Archives for March 2014

5 Plants for Your Homestead YCH#53

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Osage Orange

http://www.racehorseherbal.com/Wild_Herbs/Osage_Orange/osage_orange.html

http://www.eattheweeds.com/maclura-pomifera-the-edible-inedible-2/

Cornelian Cherry

http://tcpermaculture.blogspot.com/2012/04/permaculture-plants-cornelian-cherry.html

Japanese heartnut

http://www.songonline.ca/nuts/heartnut.htm

Virginia Cherry Shrub

Virginia cherry is a very nice adaptable native cherry that grows to 10 feet tall, but is usually shorter and bushy. It produces red edible cherries in summer that are edible and best when dead ripe. They are best described as sour cherries. I will eat them fresh right off the plant when fully ripe but some prefer to use them in syrup, jams and jellies. They are hardy from zone 3-8. They will grow in full sun or shade.

 

Russian Black Mulberry

One of the most productive, adaptable, fast growing and trouble free  tree available.  Extra sweet, purple-black juicy fruit is great for  pies and eating fresh.  Self-pollinating tree.   Zones  4-9. 2-3’feet tall tree sent.

 

Plants for Edible Water Gardens, Spring Fever, Jiaogulan, Beansprouts YCH# 52

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  • Edible Water Gardens Can Be:

  • Natural Ponds
  • Artificial Ponds
  • Aquaponics Systems

Natural ponds have the advantage that you could grow colonies op plants.  Be careful not to introduce non native, invasive species into ponds that can spread to greater waterways. Artificial ponds can be anything from a container that holds a few plants in water, to a kiddie pool, to a larger pond with a liner with different heights and waterfalls.  These could be very easy to set up and easy to maintain. Aquaponics Systems grow fish and plants together. The advantage is the fish feed the fish can be harvested for eating.

Aquatic Plants Grow at Different Depths:

Marginal Plants: Don’t have to be in the water; but like wet soil. Good for the ponds edge.

  • Achira (Canna edulis)
  • Arrowhead (Sagittaria latifolia)
  • Belembe, tannier  (Xanthosoma brasilense)
  • Cranebrake bamboo  (Arundinaria gigantean)
  • Chufa  (Cyperus esculentus)
  • Daylily  (Hemerocallis fulva)
  • Fuki ( Petacites japonicaus)
  • Groundnuts  (Apios Americana)
  •  Ostrich Fern  (Matteucia struthiopteris)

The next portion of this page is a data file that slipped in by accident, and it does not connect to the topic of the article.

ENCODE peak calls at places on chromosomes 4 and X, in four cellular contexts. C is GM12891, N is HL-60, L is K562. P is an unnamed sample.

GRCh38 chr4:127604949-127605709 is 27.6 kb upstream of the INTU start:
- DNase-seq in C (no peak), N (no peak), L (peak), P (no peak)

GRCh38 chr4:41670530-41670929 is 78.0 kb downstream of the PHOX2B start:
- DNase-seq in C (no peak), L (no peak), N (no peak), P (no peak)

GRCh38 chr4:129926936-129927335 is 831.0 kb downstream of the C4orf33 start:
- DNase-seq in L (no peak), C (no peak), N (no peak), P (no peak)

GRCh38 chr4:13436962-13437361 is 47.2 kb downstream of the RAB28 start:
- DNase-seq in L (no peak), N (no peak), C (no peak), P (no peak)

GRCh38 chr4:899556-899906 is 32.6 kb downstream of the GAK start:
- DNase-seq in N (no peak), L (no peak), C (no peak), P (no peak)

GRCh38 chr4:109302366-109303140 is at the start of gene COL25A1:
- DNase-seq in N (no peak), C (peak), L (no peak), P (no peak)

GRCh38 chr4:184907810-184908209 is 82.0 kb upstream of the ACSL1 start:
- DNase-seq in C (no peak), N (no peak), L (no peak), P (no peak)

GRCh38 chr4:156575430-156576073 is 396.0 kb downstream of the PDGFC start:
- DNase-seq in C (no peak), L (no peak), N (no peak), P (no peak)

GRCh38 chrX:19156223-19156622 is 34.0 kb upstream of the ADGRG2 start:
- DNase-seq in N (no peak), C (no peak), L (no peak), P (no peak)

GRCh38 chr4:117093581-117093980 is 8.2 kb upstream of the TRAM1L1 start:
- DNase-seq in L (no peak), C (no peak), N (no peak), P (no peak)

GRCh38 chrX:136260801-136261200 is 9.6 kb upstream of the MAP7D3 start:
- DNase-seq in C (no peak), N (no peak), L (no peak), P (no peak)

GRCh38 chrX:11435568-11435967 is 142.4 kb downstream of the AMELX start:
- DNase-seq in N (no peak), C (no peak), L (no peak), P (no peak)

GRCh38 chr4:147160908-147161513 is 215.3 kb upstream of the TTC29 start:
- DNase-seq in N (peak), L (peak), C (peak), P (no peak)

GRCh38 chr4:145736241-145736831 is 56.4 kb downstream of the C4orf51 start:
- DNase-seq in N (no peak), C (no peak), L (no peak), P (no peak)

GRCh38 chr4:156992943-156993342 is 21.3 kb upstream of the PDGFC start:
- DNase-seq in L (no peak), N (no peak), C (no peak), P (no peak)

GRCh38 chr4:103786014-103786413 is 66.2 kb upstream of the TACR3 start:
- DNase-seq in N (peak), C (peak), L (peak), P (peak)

• Ramps  (Allium tricoccum)
  • Skirret  (Sium sisarum)
  • Taro (Colocasia esculenta)
  • Wasabi  (Wasabi japonica)
  • Water celery  (Oenanthe sarmentosa)
  • Water mimosa  (Neptunia oleracea)
  • Water Mint (Mentha aqautica)
  • Water spinach  (Ipomoea aquatic)
  • Watercress  (Nasturcium officiale)
  • Wild rice (fritillaria camshatcenussi)

Emergent Aquatics:  Grow underwater and send leaves up above the surface. For shallow water 3-4 inches deep:

  • Taro   (Colocasia esculenta)
  • Violet stem taro   (Colocasia esculenta)
  • Water chestnut  (Eleocharis dulcis)
  • Licorice flag (Acorus gramineus)  can be grown in bog or shallow water
  • Tsi  (Houttuynia cordata) can be grown in bog or shallow water

For deeper water – 2 ft.

  • Water lotus  (Nelumbo mucifera)
  • Arrowhead  (Saggitaria spp.)
  • Cattails (Typha spp.)
  • Pickerel rush  (Pontederia cordats)

Floating Aquatics: Grow on the surface of the water.  They provide shade and prevent algae from growing.

  • Water mimosa  (Neptunia oleracea)
  • Duckweeds  (Lemma spp.)
  • Water meal  (Wolfia spp.)
  • Asian water meal  (Wolfia globosa)
  • Azola  (Azola spp)

Emergent Floaters:  Grow as floating mats or in partially submerged pots.

  • Water celery  (Oenanthe sarmentosa)
  • Water spinach  (Ipomoea aquatic)
  • Watercress  (Nasturcium officiale)

Submerged Aquatics:  Grow mostly underwater and help prevent algae by using up dissolved nutrients.

  • Coontail (Ceratophyllum demersum)
  • Whorl leaved water milfoil (Myriophyllum verticillanum)
  • Sago pondweed (Stuckenia pectinatus)
  • Eelgrass (Vallisneria Americana)

 

Link for Jiaogulan: http://www.youtube.com/watch?v=S5DwcnZ8XYk

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